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FreeStyle Libre online education programme launched
A series of free online modules and workshops designed to ensure people get the most out of the FreeStyle Libre are taking place, the webcasts on Monday, April 1, 7pm to 8.40pm and Wednesday, May 15, 6.30pm to 8.30pm. Once the webcasts dates have passed these modules will be available free to watch on the DTN-UK website: https://abcd.care/node/778 These are aimed at both healthcare professionals and people with diabetes, they are being delivered by the Diabetes Technology Network UK (DTN-UK) as part of its FreeStyle Libre Education Programme.
DTN-UK, linked to the Association of British Diabetologists (ABCD), is an organisation which supports healthcare professionals involved in the delivery of technologies designed to improve the lives of people living with diabetes.
The modules lead will present the content followed by an interactive online panel discussion.
- Introduction – Dr Emma Wilmot, Derby
- Mike’s experience of FreeStyle Libre – Mike Kendall, DTN-UK representative
- Getting started with FreeStyle Libre – Dr Peter Hammond, Harrogate
- Interpreting daily traces – Geraldine Gallen, DSN, London
- Basal insulin – Dr Emma Wilmot, Derby
- with insulin pens
- with insulin pumps (online only)
- Carbohydrates – Nicola Taylor, Dietitian, Derby
- Advanced (online only)
- Bolus insulin – Dr Jackie Elliott, Sheffield
- with insulin pens
- with insulin pumps (online only)
- Reviewing my data: what does it all mean? – Dr Fraser Gibb, Edinburgh
- The diabetes rollercoaster – Dr Emma Wilmot and Nick Rycroft, Derby
- Exercise strategies – Dr Parth Narendran, Birmingham and Dr Rob Andrews, Exeter
- Hypoglycaemia – Dr Pratik Choudhary, London
- Understanding arrows – Dr Pratik Choudhary, London
- Glycaemic Variability – Dr Iain Cranston, Portsmouth
Abbott Diabetes Care provided ABCD DTN-UK with a restricted educational grant for the development of these resources.
Freestyle Libra – criteria for availability from April 2019
Updated March 18th 2019
After the announcement from NHS England last November that the FreeStyle Libre would be free on the NHS to people with Type 1 diabetes who fitted into the criteria (not listed at the time), we promised that we would keep our members and others informed of any developments. On March 7th, NHS England published a document containing the criteria for people with Type 1 diabetes to obtain the Libre free on an NHS prescription.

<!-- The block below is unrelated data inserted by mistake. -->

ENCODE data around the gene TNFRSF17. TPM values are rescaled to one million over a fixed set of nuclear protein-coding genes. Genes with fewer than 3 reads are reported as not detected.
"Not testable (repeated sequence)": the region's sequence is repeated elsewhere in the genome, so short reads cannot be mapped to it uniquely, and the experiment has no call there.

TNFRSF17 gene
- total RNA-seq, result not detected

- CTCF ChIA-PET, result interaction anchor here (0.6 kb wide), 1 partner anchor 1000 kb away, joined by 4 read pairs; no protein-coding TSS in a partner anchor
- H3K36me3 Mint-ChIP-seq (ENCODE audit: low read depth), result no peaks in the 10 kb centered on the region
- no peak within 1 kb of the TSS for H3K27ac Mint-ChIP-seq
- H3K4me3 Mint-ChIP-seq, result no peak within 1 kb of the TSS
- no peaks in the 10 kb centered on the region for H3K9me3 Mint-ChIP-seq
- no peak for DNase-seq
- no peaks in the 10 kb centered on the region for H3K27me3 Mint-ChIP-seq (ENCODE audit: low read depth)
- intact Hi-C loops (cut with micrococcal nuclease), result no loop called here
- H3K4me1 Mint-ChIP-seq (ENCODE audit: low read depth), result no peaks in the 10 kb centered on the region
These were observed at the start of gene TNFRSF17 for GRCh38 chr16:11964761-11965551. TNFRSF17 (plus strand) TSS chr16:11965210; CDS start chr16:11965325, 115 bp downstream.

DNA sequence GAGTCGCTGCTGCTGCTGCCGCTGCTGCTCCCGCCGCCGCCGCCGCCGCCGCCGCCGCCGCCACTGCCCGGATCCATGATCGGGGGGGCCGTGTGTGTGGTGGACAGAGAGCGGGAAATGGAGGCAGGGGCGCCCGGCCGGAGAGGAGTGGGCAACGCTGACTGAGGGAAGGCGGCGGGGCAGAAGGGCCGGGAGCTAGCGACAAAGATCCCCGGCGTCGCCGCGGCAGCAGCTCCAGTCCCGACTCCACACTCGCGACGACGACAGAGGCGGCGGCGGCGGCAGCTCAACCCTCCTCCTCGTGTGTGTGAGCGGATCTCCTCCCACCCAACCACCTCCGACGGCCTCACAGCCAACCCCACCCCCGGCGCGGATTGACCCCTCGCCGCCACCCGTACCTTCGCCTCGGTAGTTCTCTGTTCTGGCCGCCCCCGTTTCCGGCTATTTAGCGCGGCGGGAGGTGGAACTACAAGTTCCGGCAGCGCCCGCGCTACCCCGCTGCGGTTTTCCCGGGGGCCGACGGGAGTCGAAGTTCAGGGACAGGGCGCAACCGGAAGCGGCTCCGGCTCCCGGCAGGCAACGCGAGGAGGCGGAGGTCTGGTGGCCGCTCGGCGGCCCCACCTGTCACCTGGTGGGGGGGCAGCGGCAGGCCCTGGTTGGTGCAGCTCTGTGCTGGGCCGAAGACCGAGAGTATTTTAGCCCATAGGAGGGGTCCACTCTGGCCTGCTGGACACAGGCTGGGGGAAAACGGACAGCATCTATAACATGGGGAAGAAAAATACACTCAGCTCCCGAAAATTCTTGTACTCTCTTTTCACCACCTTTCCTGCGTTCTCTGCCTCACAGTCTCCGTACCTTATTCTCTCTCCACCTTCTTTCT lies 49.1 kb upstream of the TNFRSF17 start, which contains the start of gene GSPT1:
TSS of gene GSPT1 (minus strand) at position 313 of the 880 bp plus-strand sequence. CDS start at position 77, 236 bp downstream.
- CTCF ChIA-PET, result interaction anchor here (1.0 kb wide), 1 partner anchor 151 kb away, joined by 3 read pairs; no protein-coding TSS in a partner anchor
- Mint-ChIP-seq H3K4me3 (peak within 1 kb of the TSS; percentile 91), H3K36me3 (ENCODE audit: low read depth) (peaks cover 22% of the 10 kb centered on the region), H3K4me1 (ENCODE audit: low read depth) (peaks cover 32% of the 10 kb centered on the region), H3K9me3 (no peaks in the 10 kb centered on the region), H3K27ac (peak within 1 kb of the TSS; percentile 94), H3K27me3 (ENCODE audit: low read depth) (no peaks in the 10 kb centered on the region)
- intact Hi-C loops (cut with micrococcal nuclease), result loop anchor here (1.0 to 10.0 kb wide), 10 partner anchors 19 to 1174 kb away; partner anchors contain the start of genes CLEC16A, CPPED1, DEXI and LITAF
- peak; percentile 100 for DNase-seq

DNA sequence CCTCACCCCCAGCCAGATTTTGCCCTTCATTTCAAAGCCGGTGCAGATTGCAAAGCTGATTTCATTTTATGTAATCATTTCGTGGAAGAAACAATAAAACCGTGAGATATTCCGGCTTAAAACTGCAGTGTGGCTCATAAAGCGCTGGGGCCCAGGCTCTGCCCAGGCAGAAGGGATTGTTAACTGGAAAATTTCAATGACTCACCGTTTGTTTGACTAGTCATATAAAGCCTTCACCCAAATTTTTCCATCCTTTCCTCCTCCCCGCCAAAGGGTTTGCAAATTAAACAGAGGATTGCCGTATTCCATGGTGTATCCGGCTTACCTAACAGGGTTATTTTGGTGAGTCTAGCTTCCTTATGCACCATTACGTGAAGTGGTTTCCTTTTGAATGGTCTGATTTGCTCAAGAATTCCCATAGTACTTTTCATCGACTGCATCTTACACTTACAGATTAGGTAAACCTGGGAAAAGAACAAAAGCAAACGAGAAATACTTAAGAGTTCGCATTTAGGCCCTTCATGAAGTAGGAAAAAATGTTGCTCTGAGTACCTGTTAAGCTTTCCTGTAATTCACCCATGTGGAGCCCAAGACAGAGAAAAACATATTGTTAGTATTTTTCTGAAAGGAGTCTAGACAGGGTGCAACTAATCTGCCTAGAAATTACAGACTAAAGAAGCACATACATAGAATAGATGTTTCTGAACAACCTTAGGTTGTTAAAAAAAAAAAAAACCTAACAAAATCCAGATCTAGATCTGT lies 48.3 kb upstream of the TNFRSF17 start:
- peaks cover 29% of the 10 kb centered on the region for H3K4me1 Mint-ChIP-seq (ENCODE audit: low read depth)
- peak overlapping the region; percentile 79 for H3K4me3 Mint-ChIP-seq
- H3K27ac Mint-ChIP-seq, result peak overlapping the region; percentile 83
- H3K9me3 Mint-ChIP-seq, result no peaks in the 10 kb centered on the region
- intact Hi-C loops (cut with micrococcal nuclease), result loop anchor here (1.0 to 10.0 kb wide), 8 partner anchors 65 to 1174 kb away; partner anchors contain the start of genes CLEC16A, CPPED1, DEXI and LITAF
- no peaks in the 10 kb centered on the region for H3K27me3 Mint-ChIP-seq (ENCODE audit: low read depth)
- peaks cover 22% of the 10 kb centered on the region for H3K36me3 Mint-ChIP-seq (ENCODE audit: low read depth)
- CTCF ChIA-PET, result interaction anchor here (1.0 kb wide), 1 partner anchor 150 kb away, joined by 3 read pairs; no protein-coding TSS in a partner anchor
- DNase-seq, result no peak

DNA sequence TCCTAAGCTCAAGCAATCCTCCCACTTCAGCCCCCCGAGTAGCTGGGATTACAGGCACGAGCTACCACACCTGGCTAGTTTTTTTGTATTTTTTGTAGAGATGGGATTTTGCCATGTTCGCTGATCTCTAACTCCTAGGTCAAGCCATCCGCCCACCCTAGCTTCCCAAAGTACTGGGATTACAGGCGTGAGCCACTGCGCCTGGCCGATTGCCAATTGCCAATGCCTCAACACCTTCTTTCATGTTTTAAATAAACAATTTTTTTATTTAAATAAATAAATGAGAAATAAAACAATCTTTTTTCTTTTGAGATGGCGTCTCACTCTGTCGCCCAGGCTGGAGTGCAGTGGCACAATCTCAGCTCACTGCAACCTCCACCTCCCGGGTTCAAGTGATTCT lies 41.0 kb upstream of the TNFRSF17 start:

There are parts of this that IDDT finds difficulty understanding the logic, the thinking or the fairness. For instance, it does not mention children or adolescents with Type 1 diabetes, a group who really need this device both for comfort and to encourage them to test more. Equally, it does not mention other conditions along with Type 1 diabetes which we know makes diabetes control more difficult. However, we will take these points up with NHS England at a later date when we know the effects of this on people with Type 1 diabetes but we wanted you to have the necessary information as soon as possible.
- One of the criteria is that you “require intensive monitoring more than 8 times daily, as demonstrated on a meter download/review over the past 3 months”. This means that you have to show that you have done at least 8 tests a day for the last 3 months. This may prove difficult for people who have not been able to obtain this many test strips from their GP!
- The document also states the funding arrangements for Clinical Commissioning Groups (CCGs) giving the maximum amounts that CCGs will be reimbursed for the ongoing costs of the sensors. In 2019/20 CCGs will be reimbursed for each set of sensors prescribed for up to 20% of their Type 1 diabetes population. It contains a list of all CCGs in England, the total number of patients with Type 1 diabetes in each CCG and 20% of this number, so it appears that while there will no longer be a postcode lottery of availability but a financial one on the part of NHS England. Only up to 20% of people with Type 1 in each CCG will have access to the Libre so for instance, in Darlington CCG the 20% figure is 112 patients with Type 1 diabetes, so what happens if you are patient number 113 but still fit into the criteria for the Libre on the NHS?
- For people who are already using the Libre and obtaining sensors on the NHS but do not fit into the new criteria, then CCGs should consider providing it if people fall into existing local CCG criteria and there have been observable improvements in their glucose management or psycho-social wellbeing (such as depression, stress or anxiety levels).
- The Libre on the NHS can be obtained from either the hospital clinic (secondary care) or from your GP practice (primary care) depending on where you receive your treatment.
If you do obtain a Libre, it is only available initially for 6 months and future supply is dependent on demonstration of improvements in diabetes self-management, such as an improved HbA1c, time in target glucose range, improvements in DKA or hypoglycaemia or psycho-social wellbeing.